Subscriptions rate hike to 'safeguard future of the union'

The NUJ is running at a loss and has increased its subscription charges for all members by an average of £7.40 a year to make up for a downturn in funding.

Delegates were told that the "operational shortfall" for the year ending September 2006 of £23,000 was due to a lack of planning and reserve funds to call upon.

NUJ general secretary Jeremy Dear (pictured above) said he was reluctant to increase subscription charges but the increases were essential to "safeguard the union's future"

He said: "Do you think I want to be standing here asking you to vote for arise in subscriptions? Sometimes being in the leadership you have to take hard decisions."

He admitted that he had opposed rises in subscriptions at previous ADMs as a delegate, but said the union was better now and was "rightly admired throughout the trade union movement for our fighting spirit". Dear said the next few months would be a period of "consolidation" of the union's finances.

Union treasurer Anita Halpin said: "Over the last 100 years our finances have had their ups and downs, but we survived. For the first time in a number of years, I have to report a deficit."She said meeting members' expectations had been "very difficult", but remained optimistic about the future of the union and said a "new generation of activists" now being recruited would ease the union's financial problems.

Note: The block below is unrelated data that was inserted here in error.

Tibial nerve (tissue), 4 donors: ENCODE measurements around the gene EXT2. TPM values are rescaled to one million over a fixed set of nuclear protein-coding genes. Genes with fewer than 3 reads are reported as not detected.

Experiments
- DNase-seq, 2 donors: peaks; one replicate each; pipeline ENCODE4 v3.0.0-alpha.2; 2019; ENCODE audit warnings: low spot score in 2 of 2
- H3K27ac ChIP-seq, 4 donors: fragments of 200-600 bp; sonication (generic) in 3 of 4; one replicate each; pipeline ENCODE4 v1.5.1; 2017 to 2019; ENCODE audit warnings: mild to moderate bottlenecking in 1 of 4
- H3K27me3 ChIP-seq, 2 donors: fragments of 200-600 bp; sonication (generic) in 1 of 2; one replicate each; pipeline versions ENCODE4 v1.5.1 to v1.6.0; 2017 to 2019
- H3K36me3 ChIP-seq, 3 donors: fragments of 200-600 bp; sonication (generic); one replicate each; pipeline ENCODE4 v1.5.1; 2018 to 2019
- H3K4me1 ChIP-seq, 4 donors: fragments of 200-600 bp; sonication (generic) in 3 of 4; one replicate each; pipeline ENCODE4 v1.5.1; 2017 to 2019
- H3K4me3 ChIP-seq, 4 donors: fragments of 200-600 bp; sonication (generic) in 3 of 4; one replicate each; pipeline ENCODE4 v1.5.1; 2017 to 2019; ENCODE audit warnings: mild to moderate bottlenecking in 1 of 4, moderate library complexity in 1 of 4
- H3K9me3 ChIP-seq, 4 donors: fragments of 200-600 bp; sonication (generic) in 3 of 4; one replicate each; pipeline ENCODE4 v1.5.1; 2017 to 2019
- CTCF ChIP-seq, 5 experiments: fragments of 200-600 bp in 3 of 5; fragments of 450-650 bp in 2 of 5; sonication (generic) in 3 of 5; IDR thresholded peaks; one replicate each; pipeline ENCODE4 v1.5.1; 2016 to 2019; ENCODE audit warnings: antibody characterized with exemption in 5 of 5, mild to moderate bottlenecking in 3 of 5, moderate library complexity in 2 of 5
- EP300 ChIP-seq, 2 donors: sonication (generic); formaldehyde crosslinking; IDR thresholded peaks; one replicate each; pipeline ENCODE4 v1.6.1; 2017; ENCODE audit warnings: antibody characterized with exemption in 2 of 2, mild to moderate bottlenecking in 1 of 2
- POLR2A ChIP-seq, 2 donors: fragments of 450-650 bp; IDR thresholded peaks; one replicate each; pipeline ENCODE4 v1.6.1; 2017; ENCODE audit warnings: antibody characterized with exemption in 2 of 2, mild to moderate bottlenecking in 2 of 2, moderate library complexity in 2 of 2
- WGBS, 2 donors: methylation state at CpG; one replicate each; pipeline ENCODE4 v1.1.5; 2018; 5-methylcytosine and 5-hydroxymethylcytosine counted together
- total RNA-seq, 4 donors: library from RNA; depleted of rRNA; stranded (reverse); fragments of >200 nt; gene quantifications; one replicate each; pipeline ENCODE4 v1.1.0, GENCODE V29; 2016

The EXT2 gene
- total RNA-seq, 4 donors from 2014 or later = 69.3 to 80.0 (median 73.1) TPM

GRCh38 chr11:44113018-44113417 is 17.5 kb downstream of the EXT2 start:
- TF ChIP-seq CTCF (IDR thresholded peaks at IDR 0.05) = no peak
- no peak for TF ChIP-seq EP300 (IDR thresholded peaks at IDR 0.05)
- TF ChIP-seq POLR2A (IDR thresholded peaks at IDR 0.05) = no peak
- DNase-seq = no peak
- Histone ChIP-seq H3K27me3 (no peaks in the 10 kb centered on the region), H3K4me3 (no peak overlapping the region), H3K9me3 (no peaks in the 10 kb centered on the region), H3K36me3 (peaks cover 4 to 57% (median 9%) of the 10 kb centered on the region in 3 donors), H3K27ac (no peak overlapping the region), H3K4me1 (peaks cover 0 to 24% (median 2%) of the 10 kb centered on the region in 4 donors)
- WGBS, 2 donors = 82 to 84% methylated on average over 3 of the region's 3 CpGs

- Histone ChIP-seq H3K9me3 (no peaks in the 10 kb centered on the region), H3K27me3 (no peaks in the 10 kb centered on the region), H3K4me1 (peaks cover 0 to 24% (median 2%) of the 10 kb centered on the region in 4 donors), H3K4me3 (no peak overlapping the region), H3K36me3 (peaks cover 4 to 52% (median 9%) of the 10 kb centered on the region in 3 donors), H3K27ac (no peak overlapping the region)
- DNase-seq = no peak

Halpin said the union's fighting fund (to help members take part in industrial action) is £1.14m and the branch fund is currently £220,000.

The union owns its London headquarters, Headland House, which is currently valued at £2.5m and is expected to gain in value due to the property boom currently sweeping the capital.

What you will be paying:

The NUJ has three pay scales for annual membership.

• Grade 1, for members in provincial newspapers, local radio and magazines: up from £144.32 to £150.

• Grade 2, for those in PR, freelancers and magazines: up from £182 to £189.

• Grade 3, for national newspapers, broadcast and agency journalists and NUJ staff, up from £250.40 to £260.

A motion was passed at the conference which ruled that new media journalists, who had previously been in grade one, should pay the same rate as their print colleagues, depending on the publication.

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